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13 Top Tips For Working With Cover Designers – Part 1
A short time ago, Bookbub, a leading promotion company, carried out a test and concluded that, on its own, the cover of a book can make a significant difference in whether a book is selected from a listing or not. That testifies to just how powerful the cover is – let's face it, it is the first thing you see and if it isn’t appealing, people are less likely to choose your book.
You can design your own cover using one of a number of free tools but, be aware; get it wrong and your book won’t get the attention it should have. As such, the cover must be a central part of your marketing and must be given the same level of importance as you did to your writing.
The best way is to hire a professional designer, someone who can bring your vision to life so cast your eye over these tips to come up with a cover that truly sells.
Study Your Genre
You might have read plenty of books in your genre but how much attention did you really pay to the cover? Head to the top-selling books in your genre and look at the covers. What stands out? What draws you to it? Compare it to the lowest sellers and see what the differences are. What you draw from this exercise will give you a good idea of what your book cover should convey to your readers.
Write a Clear Description For Your Designer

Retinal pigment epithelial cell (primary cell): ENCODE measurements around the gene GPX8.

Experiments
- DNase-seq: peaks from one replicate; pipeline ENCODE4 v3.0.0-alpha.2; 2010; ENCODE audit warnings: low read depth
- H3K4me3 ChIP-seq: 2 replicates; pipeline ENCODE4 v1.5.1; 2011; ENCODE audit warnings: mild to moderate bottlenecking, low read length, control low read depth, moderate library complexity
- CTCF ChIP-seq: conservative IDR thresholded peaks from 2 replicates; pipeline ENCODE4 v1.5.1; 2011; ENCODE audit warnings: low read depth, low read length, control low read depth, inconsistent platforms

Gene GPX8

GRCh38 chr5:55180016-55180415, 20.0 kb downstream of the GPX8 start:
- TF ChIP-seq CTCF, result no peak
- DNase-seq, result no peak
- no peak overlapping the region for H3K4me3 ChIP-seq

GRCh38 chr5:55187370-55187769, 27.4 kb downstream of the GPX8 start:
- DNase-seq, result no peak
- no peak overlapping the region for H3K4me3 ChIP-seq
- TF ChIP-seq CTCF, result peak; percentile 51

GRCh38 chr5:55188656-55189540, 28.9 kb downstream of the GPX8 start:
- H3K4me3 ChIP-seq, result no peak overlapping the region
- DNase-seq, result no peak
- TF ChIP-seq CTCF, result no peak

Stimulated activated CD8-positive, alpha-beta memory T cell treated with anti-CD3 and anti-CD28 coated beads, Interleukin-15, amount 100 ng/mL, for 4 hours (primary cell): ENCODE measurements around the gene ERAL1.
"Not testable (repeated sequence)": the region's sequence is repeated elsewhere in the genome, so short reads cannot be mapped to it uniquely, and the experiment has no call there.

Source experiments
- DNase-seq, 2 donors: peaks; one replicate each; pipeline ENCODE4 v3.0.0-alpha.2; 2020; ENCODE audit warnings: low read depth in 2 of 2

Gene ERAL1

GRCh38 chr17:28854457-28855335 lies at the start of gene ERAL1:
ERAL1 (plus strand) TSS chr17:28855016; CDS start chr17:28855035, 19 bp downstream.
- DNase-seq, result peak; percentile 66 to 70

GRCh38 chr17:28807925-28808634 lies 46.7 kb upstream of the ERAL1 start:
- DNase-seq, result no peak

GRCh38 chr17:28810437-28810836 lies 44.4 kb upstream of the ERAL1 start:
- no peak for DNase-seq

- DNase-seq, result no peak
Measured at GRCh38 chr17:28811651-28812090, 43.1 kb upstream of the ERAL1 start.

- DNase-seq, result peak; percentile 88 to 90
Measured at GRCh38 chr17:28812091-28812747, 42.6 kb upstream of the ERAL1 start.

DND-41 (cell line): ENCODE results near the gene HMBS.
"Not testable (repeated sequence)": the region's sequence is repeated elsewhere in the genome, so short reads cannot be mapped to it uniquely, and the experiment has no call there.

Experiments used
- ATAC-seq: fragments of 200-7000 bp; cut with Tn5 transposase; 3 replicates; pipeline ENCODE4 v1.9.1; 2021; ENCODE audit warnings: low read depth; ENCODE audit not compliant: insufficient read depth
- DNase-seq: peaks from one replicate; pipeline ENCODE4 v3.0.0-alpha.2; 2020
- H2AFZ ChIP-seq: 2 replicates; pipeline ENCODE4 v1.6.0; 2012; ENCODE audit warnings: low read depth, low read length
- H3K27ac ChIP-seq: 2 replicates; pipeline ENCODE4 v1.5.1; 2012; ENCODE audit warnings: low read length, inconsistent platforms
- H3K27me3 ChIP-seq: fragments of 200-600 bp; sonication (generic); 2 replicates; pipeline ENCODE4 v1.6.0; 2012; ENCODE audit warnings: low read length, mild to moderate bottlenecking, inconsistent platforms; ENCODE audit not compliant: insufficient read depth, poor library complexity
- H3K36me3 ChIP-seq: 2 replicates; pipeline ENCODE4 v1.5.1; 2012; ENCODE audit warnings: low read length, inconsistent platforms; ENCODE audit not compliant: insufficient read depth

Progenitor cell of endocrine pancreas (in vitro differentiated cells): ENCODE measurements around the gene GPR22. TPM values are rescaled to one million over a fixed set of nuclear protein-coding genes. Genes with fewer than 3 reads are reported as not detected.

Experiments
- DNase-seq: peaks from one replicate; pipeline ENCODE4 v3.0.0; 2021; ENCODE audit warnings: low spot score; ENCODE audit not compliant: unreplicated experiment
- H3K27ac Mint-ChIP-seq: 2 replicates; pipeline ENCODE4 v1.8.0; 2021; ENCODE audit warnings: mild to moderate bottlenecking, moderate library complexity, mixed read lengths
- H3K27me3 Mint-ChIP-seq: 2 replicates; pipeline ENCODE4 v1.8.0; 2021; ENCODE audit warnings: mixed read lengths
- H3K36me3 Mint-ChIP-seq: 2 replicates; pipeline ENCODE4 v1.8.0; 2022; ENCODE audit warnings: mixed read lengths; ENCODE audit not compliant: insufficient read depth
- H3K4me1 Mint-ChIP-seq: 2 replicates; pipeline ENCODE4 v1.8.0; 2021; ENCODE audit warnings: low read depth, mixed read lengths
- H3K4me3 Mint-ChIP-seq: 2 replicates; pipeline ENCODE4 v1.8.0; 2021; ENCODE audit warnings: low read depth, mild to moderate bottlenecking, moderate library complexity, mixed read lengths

No doubt you have an idea in your mind what you want your cover to look like. Or you may be happy to let someone else do it all for you. No matter what, your chosen designer is going to need a set of expectations, clear expectations; if you don’t do this, expect a lot of frustration ahead! When you write your description, bear these things in mind:
Share your plot – describe it in detail, define who your audience is and why they might want to read your book.
Provide your title and subtitle – the design will include these along with your name so make it clear how you want them laid out.
Share your concepts – if you have any and evaluate each one from the perspective of your audience.
Share your preferences – for typography, color, mood, layout, images and so on. Don’t be too narrowminded here, your designer needs to use their creativity.
Share the bigger picture – if this is one of a series, your designer can come up with a theme common to all the books.
Decide on your format – an eBook only has a front cover whereas print books have both front and back. If you are going for print, specify what trim size you want and make sure you supply your ISBN barcode and what you want to be written on the back cover.
Don’t forget your preferences – if your designer needs to draw some inspiration from other published books, tell them which ones.
Keep it concise – and to the point. Don’t waffle; your designer just wants clear instructions, not a fluffy piece of writing.
Written by Readers’ Favorite Reviewer Anne-Marie Reynolds